Q&A: ESPN’s Karl Ravech on Calling Korean Baseball

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  • U.S. TV viewers will see plenty of bat flips and cheerleaders during ESPN’s KBO telecasts.
  • ESPN acquired the rights for KBO, which is one of the first leagues globally to return to live action post-coronavirus.
Photo Credit: Allen Kee / ESPN Images

South Korea’s KBO League, the top-tier baseball league in the country, has plenty of things that normally would stand out to the sport’s purists, from players who’ve turned the bat flip into an art form to cheerleaders dancing on dugouts. Now added to that mix are umpires wearing masks and gloves and no fans watching in the stands.

U.S. sports fans will get a good look at one of the first leagues globally to return to live action thanks to ESPN, which struck a deal to televise six games a week as well as the KBO’s entire 144-game season.

As part of the agreement to become the KBO’s exclusive English-language partner, ESPN’s Karl Ravech, Jessica Mendoza, Eduardo Perez, Jon Sciambi, and Kyle Peterson will call the games remotely from their home studios in the U.S.

FOS spoke to Ravech, the longtime host of ‘Baseball Tonight’ and ESPN’s Little League coverage,  just hours before he and Perez were scheduled to call the league’s opening day game between the NC Dinos and Samsung Lions.

FRONT OFFICE SPORTS: So ESPN’s back in the live baseball business. What are your expectations?

KARL RAVECH: I think it will be very exciting for people. I think anything live right now is great. This is the season for baseball. So I think it’s appropriate. It’s really a neat opportunity.

FOS: How are you preparing to call games with players you don’t know? Is this like cramming for a final exam in one night?

KR: That’s 100% accurate. I’m hopeful. I fall back on my Little League experience and some World Baseball Classic experience. That you have an audience hungry for the game. The names are not Cody Bellinger and Gerrit Cole and Aaron Judge. But, similar to a College World Series, you might not follow college baseball, but all of a sudden in June you lock-in because you know it’s a tournament and a championship. By the end of it, you understand who the best players are. You can talk about the best pitchers from Vanderbilt and the best infielders from LSU that literally, three weeks prior to that, the majority of people couldn’t talk about. I’m assuming and hoping that’s what happens here. That’s it’s somewhat of a forgiving audience when it comes to our complete grasp of Koren baseball. 

But since this was brought to our attention, I’ve certainly gone out of my way to learn as much as I can and speak to people involved with it. There’s a fantastic gentleman over there named Daniel Kim. He’s the Buster Olney, Jeff Passan, Tim Kurkjian of their TV network when it comes to sports and baseball. He’s their Insider. So he and I have been going back and forth on team histories, name pronunciations. He’ll be part of the telecast this morning. So we’re tapping into those resources and using our own support systems within ESPN. 

But you’re 100% accurate to suggest that we’re going into this the same way if you’re an English major going into a math exam. You realize this is going to be a bit challenging. But I’m not intimidated by the names. I do believe the experience in Williamsport for the last 15 or so years has prepared me for it. So we’re going to learn along with the audience. And hopefully, inform and educate them at the same time.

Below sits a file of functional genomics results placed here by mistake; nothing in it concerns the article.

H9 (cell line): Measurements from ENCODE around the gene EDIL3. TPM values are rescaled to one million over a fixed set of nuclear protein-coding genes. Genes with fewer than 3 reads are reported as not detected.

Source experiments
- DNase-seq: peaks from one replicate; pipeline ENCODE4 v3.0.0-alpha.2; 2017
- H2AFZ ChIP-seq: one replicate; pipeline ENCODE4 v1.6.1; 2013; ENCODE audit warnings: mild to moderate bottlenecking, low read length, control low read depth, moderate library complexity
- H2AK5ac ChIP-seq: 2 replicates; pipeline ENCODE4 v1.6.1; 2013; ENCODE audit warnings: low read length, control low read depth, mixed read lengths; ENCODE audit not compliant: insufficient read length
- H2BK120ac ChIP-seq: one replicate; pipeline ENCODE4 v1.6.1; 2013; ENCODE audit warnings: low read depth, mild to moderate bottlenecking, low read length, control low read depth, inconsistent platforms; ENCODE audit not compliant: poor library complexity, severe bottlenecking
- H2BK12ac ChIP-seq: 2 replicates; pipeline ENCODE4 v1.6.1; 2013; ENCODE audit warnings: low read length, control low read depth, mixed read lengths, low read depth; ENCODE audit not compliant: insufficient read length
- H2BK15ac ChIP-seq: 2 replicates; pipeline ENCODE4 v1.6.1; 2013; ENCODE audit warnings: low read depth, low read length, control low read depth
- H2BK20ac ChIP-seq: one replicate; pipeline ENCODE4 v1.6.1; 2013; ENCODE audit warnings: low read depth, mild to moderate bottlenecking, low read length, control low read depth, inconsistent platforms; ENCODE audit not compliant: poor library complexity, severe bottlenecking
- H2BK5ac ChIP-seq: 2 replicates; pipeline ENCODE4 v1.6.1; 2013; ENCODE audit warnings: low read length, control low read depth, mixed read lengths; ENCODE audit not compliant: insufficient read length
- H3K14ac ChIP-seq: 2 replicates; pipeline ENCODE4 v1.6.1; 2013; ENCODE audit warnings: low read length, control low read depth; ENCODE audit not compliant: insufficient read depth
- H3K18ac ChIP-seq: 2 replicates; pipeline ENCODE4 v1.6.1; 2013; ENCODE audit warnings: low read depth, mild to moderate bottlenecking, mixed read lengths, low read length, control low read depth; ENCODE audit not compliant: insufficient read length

FOS: However, there aren’t going to be fans in the stands. Aren’t the wild and crazy fans a big part of KBO’s appeal?

KR: Probably the most unique aspect of Korean baseball is actually the fans. It doesn’t matter if you’re up by six or down by 10. They will do their ritual. They will dance and they will sing. They don’t pay much attention to the scoreboard and let that dictate their energy and enthusiasm. We’ll miss that part of it. 

But we’ll see, I’d say, between a Double-A and Triple-A brand of baseball. A notch below the Japanese leagues. And probably two notches below the Major Leagues. There are definitely some guys over there that are going to attempt to become Major Leaguers. And there are guys who are trying to resurrect their careers…It’s certainly a jumping-off point for them. And for us and the viewers here in this country, it will be live baseball.

FOS: What else is unique and appealing about Korean baseball?

KR: The two things you will associate with Korean baseball are bat flips and the fans. Apparently cheerleaders will be on tops of dugouts dancing. Who in the building are they entertaining? Nobody. But this is obviously broadcast in Korea. It will serve to entertain the fans of that particular team. So there will be cheerleaders – even though there’s no one in the stands to lead the cheers. So that’s happening.

And yes, the phenomenon of bat flips. Whether it originated in Korea, let’s just say they’ve mastered it. There is a high finish. And the bat never comes back down until it lands on the ground after it’s been thrown. They’re into that very high finish. Bat leaves the hand when they believe they hit a home run. That’s all over YouTube and everywhere else – and it will be part of our telecast tonight. Yes, you’re 100% right to suggest that bat flips are something people will absolutely be talking about.

FOS: Haven’t Korean youth teams been making an increasingly strong showing at Little League World Series?  

KR: We got used to seeing Japan dominate the international side. The kids from Korea have become really the strongest of the international teams over the last 5-10 years. It translates up. You recognize how important baseball is in that country. There’s a couple of kids who made it to Williamsport who are currently in the KBO system.